The letter states that the Department is putting in place supports in conjunction with the suppliers to provide stock to schools in time for re-opening on Monday.

Schools that have engaged with suppliers but still have any difficulty sourcing an alternative supply can contact the Department’s Covid-19 helpline or email address.

The helpline is opening until 8.30pm tonight, from 8am to 8pm Friday and from 10am to 5pm on both Saturday and Sunday.

In a statement, Department of Agriculture said only products listed on its Biocidal Product Register may be placed on the market in Ireland and more than 450 hand sanitizing products are listed.

The Department said it has been liaising with other Departments, including the HSE and the Department of Education, to ensure that only sanitiser products included on the register are being used across the public service.

Suppliers of biocidal products are legally required to ensure that their products are safe and effective.

The statement added that it had “now become clear that there are some products on the market that are not properly registered.

“Where issues in relation to registration arise, the Department is taking appropriate action, on a precautionary basis.

“Subject to adherence to the usual safety guidelines in relation to products of this nature, and with the exception of products in the Virapro range, which have already been the subject of a recall, there is no reason to believe that the failure to register a product gives rise of itself to specific concerns in relation to safety or efficacy.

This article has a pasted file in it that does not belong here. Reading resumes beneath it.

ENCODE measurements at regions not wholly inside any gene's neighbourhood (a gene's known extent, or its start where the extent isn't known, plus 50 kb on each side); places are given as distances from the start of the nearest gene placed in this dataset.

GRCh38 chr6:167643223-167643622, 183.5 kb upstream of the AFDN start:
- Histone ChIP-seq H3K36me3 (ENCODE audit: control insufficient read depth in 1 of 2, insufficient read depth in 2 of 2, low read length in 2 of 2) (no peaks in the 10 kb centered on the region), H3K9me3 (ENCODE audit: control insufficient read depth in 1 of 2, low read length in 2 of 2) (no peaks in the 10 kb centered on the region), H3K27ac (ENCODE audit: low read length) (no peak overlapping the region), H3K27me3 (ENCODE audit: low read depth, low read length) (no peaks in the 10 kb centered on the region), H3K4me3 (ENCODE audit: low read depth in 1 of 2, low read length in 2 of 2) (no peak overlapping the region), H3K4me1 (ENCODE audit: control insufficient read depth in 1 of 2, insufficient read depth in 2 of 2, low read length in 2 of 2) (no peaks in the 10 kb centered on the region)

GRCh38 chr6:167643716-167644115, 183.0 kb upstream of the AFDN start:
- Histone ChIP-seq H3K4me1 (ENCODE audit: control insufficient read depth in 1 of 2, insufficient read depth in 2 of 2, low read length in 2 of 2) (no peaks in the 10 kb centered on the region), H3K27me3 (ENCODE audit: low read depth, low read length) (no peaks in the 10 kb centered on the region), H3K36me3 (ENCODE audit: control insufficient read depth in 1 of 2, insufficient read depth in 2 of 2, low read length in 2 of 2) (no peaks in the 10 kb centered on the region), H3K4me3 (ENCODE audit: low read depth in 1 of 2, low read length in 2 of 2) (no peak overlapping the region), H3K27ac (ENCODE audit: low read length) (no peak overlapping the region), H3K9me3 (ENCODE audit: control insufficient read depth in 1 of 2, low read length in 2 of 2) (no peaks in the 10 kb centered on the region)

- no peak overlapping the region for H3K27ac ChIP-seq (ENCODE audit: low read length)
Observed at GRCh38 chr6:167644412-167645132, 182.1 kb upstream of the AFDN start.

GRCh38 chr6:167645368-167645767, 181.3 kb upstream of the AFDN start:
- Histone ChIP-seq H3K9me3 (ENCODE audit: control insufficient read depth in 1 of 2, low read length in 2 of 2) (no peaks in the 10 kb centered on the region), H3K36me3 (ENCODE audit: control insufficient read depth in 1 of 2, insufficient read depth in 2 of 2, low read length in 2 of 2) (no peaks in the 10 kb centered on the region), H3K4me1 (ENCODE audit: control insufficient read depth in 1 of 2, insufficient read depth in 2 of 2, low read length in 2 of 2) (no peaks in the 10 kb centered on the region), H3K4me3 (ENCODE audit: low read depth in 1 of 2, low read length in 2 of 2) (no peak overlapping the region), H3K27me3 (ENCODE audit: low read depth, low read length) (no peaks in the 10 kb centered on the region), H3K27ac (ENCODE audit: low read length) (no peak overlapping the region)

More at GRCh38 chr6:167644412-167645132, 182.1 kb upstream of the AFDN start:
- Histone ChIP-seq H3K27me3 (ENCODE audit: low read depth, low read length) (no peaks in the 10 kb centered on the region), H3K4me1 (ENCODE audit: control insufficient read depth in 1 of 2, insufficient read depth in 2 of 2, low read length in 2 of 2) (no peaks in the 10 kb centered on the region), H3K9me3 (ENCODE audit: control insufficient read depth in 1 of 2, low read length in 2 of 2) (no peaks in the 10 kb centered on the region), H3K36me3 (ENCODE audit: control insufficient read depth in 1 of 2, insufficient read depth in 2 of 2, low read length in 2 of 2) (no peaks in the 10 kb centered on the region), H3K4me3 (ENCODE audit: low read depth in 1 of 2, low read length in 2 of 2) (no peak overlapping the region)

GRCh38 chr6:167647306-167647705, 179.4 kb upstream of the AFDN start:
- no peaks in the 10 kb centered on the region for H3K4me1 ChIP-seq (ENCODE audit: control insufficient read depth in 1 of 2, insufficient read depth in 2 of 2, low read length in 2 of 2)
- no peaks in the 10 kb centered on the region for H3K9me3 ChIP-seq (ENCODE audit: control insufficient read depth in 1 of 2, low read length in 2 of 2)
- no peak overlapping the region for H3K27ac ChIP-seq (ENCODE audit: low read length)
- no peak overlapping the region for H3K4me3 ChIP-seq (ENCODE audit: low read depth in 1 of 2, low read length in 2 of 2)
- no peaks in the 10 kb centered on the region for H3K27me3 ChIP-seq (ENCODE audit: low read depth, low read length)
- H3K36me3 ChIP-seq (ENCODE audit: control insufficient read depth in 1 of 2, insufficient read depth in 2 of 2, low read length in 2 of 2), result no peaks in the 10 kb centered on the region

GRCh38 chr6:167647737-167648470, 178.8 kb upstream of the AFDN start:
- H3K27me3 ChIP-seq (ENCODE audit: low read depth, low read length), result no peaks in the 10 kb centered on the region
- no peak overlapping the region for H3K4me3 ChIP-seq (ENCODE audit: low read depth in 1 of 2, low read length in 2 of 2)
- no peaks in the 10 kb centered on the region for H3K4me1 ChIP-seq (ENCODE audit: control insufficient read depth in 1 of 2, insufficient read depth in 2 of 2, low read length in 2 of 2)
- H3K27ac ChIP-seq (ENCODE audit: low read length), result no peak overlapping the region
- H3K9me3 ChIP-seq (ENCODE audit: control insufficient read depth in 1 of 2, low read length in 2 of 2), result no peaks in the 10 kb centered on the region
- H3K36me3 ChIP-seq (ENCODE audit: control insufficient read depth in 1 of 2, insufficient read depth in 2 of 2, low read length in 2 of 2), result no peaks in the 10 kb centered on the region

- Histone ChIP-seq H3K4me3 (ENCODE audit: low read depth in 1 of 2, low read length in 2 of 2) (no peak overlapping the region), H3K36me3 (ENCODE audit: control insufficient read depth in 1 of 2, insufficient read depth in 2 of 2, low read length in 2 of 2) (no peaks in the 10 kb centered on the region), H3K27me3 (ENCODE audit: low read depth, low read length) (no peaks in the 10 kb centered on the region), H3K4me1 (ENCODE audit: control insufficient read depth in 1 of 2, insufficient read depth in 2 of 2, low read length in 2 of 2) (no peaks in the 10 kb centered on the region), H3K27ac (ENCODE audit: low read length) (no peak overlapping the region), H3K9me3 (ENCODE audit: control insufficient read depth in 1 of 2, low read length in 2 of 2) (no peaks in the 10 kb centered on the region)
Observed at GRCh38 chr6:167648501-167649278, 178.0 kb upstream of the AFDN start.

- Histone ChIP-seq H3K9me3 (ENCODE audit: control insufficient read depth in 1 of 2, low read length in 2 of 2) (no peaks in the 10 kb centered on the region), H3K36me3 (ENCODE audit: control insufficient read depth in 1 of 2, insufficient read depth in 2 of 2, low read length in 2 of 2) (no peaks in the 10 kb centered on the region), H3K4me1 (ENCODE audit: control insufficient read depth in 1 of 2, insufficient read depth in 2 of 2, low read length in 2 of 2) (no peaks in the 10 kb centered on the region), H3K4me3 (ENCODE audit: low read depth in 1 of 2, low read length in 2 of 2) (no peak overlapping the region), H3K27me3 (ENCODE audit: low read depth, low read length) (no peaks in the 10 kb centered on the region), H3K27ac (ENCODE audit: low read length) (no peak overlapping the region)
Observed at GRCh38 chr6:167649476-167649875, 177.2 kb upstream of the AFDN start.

“For this reason the department is not requiring members of the public to dispose of product already in their possession,” but said they most bear clearly visible PCS or IE-BPA or EU numbers on the label.

The Department said it was continuing to increase its testing of product on the market to provide reassurance in relation to compliance with approved product specifications.

Suppliers of products that are not correctly registered are being required to withdraw product from sale until registration is regularised and the product is relabelled.

Teachers’ Union of Ireland (TUI) general secretary, Michael Gillespie said while they recognised and regretted the disruption that this would cause, they believed that recalling the products is the necessary and correct decision.

“The TUI called for a full standards audit of all the products that have been procured and we are pleased that the Department has acted on that call,” he said.

Mr Gillespie urged the Department to ensure that replacement products of the required high standard are supplied to schools as a matter of urgency so that school opening can be sustained.”

Irish National Teachers’ Organisation (INTO) general secretary John Boyle said it was “very concerning that many of the products on the approved list have now been deemed inappropriate that this information has come to light during the mid-term breaks is very unsatisfactory.

"School leaders and boards of management needed this break to recharge after an incredibly stressful nine weeks,“ he said.